This is a point worth pondering:
So-called private networks are sold on the promise that they provide companies with more secure and higher quality connections, which offer fewer delays and glitches than conventional WiFi networks.
European telecoms companies have spent billions upgrading their networks from fourth generation technology to 5G over the past decade, including replacing legacy copper infrastructure with fibre optic lines, but have so far struggled to get customers to pay significantly more.
Traditional telecom networks were saddled with copper networks, something expensive to replace. It is not the capital required to change the network in premises, but to obtain the “right of way” for digging up and laying fibre optic cables.
I am not sure how private networks or network slicing are different, but in India, the regulator believes it will be tantamount to flouting net neutrality:
Slicing effectively means giving preferential or differential treatment to a select set of customers in terms of cost or speed. However, the move would breach the government’s net neutrality rules that do not permit such experiences. Carriers may therefore seek regulatory intervention to carve out or exempt services for, say, business-to-business connections or those provided to enterprises to offer high-speed, lower-latency services, said industry experts.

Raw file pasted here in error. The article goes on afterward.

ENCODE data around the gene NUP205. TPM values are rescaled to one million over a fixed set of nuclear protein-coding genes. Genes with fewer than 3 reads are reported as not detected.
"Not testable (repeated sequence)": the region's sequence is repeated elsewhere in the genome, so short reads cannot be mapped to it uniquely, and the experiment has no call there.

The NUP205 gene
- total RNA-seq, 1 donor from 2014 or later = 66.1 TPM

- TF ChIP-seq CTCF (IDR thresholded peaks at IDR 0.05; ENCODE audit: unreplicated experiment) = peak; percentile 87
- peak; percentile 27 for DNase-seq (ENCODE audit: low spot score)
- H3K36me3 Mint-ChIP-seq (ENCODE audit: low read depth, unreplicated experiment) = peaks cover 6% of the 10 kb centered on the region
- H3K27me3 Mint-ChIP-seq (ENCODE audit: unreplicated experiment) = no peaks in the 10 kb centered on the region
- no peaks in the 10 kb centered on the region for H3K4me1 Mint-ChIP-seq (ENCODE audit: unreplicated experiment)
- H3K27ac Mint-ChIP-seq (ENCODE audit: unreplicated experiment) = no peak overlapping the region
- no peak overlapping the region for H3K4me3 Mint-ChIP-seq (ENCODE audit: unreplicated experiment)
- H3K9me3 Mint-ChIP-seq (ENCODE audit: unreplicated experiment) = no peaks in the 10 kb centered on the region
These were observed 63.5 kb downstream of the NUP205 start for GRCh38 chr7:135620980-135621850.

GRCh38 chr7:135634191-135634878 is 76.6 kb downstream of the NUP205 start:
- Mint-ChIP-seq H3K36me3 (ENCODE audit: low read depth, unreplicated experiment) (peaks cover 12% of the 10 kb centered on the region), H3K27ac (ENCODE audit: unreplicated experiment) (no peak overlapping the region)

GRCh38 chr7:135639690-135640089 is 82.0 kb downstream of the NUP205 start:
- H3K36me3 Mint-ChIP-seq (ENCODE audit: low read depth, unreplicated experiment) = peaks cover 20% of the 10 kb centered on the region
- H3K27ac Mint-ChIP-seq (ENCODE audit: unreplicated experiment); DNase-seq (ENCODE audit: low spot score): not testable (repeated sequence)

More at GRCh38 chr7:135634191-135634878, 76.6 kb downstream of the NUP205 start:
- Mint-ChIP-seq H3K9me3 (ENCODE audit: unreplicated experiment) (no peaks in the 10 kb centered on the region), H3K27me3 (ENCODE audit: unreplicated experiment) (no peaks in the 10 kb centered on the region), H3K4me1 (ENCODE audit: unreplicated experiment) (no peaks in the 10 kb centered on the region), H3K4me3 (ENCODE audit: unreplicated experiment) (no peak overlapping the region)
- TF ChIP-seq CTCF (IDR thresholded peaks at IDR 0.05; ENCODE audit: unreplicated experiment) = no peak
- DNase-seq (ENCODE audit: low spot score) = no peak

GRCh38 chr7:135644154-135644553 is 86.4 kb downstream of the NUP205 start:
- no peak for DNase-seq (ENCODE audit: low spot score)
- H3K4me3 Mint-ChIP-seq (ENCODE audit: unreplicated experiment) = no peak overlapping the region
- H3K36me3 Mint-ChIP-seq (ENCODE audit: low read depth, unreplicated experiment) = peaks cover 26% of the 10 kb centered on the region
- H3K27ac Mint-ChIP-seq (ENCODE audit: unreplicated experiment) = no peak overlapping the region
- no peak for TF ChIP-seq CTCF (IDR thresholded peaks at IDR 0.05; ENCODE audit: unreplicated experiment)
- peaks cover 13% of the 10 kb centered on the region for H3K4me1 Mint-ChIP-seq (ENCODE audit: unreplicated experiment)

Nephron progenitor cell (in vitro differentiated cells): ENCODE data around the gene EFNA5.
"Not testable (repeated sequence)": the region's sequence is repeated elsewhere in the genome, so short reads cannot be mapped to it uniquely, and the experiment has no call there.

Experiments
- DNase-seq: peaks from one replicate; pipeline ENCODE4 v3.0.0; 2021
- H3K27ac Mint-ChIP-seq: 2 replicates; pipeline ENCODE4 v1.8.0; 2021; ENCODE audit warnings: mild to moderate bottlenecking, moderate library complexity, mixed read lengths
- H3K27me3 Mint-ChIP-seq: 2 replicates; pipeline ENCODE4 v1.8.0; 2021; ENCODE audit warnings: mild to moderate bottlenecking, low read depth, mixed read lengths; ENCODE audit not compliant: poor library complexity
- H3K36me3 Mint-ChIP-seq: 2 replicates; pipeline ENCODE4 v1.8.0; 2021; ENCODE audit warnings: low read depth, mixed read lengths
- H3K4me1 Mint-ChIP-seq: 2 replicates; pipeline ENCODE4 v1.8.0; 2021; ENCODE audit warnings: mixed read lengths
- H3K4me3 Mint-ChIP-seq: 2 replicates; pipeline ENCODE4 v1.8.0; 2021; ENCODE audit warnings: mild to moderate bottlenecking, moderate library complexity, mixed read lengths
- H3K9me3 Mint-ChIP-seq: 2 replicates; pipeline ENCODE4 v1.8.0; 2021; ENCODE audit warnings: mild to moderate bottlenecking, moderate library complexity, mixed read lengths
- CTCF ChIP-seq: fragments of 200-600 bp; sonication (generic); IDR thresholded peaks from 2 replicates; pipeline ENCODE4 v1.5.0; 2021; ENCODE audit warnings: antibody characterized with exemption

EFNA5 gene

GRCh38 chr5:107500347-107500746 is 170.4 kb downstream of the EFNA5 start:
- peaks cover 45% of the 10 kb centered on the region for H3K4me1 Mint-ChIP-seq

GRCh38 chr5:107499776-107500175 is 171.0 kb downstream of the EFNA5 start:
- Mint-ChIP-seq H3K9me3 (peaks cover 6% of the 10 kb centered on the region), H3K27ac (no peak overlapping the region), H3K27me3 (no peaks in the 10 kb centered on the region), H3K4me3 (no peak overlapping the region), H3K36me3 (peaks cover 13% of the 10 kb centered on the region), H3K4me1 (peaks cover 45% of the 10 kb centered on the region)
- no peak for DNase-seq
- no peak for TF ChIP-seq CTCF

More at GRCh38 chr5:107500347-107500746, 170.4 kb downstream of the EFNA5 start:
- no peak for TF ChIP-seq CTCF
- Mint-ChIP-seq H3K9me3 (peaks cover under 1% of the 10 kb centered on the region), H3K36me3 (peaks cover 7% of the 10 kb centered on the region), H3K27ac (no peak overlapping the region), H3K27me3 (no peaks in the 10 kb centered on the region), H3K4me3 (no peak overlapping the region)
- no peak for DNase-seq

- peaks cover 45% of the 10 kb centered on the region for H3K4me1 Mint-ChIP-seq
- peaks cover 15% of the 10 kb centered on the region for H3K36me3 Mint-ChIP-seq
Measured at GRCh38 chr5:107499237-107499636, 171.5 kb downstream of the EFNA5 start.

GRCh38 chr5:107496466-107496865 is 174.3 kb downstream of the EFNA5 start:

Carriers have no pressing arguments for 5G, currently. It’s sunk capex and given the restrictions on Chinese equipment, will only lead to incremental expenses pushed to consumers.
Media reports suggest that the top three private telcos, Reliance Jio, Bharti Airtel and Vodafone Idea, have indicated to the government that their participation in the forthcoming 5G spectrum auctions will be muted unless and until the Government ensures that the spectrum will not be handed to enterprises for setting up 5G private networks.
Private enterprises like Amazon are pushing through their own local deployments without obtaining licenses for public service. It is relatively easy to set up an “edge-server” and avoid the hassle of dealing with irate customers being “over-billed”. Enterprises will instead tie up long-term contracts for industrial automation.
Again from FT:
Last week, BT announced that over the next three years it would invest £100mn in Division X to advance the creation and adoption of new technologies, like the internet of things, 5G private networks and edge computing.
These tie ups will defray costs, to some extent.